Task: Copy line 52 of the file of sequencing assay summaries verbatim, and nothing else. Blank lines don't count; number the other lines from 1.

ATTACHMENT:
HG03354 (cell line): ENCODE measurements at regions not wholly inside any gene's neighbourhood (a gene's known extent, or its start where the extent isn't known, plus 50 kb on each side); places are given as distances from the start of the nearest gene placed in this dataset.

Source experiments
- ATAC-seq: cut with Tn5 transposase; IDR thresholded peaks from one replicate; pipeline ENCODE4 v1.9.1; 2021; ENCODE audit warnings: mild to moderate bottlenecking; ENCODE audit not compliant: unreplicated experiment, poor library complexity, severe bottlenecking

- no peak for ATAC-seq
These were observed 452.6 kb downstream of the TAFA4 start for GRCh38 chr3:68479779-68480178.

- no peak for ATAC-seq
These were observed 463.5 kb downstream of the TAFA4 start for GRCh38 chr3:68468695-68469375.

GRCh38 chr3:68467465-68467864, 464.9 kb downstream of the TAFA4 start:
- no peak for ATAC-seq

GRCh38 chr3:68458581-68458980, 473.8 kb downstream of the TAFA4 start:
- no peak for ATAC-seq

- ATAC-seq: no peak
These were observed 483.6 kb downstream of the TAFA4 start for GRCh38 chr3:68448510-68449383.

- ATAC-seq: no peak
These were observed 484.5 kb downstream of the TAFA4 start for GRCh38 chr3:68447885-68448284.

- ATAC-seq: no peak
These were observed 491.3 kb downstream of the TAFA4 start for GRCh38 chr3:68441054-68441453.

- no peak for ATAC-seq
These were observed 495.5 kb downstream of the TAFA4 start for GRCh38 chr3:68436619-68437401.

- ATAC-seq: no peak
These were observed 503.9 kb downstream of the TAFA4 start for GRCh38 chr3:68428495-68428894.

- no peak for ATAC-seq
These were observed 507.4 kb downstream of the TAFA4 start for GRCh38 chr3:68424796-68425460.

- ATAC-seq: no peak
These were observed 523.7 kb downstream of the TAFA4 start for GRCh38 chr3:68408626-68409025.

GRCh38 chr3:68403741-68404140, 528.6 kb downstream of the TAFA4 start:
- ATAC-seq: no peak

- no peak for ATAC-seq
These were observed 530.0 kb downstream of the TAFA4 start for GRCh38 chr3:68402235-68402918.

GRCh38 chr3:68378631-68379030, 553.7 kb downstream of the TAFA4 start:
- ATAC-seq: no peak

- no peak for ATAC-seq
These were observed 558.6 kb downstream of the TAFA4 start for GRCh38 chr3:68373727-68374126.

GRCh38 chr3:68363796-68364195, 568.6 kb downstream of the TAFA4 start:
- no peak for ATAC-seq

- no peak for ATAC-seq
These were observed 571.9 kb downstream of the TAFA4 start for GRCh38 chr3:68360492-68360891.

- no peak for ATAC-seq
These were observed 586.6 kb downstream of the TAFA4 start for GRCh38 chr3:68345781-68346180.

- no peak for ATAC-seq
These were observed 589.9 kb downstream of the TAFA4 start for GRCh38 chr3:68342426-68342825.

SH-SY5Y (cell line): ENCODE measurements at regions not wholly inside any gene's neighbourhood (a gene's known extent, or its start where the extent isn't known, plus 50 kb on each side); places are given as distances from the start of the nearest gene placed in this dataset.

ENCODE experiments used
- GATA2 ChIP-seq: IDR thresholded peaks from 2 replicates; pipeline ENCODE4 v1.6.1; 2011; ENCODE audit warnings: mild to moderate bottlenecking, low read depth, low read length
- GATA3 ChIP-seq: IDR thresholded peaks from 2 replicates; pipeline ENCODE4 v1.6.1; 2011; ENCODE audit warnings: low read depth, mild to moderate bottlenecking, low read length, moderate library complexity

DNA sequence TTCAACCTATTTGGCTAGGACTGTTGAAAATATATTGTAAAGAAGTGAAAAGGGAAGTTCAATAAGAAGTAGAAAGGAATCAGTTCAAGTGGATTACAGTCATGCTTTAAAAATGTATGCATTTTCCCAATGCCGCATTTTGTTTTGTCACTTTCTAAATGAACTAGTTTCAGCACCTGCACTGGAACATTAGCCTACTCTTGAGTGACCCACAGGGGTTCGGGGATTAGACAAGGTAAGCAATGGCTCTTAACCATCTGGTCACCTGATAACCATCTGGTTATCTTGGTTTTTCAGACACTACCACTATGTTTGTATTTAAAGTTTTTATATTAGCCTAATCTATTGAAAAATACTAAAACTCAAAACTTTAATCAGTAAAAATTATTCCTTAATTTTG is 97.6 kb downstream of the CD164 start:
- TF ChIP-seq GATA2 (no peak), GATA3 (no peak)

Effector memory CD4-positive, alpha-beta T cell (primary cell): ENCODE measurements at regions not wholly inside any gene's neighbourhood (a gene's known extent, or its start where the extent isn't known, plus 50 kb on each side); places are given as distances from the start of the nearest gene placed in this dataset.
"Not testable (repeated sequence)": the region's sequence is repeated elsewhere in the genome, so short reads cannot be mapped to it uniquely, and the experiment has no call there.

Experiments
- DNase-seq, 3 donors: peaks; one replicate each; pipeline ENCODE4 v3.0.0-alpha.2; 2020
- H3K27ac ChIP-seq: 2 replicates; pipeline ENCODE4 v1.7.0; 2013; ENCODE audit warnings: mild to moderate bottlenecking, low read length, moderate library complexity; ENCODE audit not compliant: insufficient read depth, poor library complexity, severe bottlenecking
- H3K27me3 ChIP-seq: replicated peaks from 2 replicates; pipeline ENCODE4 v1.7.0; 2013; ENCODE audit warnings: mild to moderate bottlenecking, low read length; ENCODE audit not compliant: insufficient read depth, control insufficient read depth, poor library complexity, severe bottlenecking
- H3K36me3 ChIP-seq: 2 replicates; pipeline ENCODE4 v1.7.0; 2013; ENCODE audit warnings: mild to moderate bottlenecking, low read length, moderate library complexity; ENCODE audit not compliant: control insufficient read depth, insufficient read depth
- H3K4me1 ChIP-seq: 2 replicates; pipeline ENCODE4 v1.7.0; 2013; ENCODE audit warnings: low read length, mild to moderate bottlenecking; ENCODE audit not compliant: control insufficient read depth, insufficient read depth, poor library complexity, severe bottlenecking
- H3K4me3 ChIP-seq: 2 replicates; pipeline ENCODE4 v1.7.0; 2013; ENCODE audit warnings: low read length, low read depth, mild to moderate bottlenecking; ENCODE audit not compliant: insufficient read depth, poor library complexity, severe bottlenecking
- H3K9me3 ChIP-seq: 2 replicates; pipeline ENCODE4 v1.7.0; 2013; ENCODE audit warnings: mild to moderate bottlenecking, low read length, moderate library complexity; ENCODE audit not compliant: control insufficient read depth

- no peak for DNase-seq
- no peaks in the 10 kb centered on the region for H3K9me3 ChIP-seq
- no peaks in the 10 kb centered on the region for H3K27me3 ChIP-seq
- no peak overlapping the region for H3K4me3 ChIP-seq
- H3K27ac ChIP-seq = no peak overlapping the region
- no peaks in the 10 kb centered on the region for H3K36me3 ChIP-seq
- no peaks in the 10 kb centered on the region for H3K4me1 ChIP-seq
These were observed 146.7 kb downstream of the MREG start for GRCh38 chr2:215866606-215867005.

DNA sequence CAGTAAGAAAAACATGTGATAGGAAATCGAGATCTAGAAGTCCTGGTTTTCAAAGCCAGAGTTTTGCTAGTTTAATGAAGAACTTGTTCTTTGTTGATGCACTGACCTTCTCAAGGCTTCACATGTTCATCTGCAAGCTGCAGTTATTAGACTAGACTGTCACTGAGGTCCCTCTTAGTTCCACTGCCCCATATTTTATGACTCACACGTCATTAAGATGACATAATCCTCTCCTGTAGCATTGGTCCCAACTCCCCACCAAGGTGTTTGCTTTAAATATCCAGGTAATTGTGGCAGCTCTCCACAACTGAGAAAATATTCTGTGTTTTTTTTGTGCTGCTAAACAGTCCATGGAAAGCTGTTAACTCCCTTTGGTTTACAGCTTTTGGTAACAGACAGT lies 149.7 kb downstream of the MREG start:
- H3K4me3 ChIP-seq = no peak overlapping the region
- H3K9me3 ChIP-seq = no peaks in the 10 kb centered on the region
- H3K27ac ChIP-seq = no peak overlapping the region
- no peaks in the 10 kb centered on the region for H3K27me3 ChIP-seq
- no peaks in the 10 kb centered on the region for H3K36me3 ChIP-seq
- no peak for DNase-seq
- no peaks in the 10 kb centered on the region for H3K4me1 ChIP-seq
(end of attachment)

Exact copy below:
- H3K27ac ChIP-seq: 2 replicates; pipeline ENCODE4 v1.7.0; 2013; ENCODE audit warnings: mild to moderate bottlenecking, low read length, moderate library complexity; ENCODE audit not compliant: insufficient read depth, poor library complexity, severe bottlenecking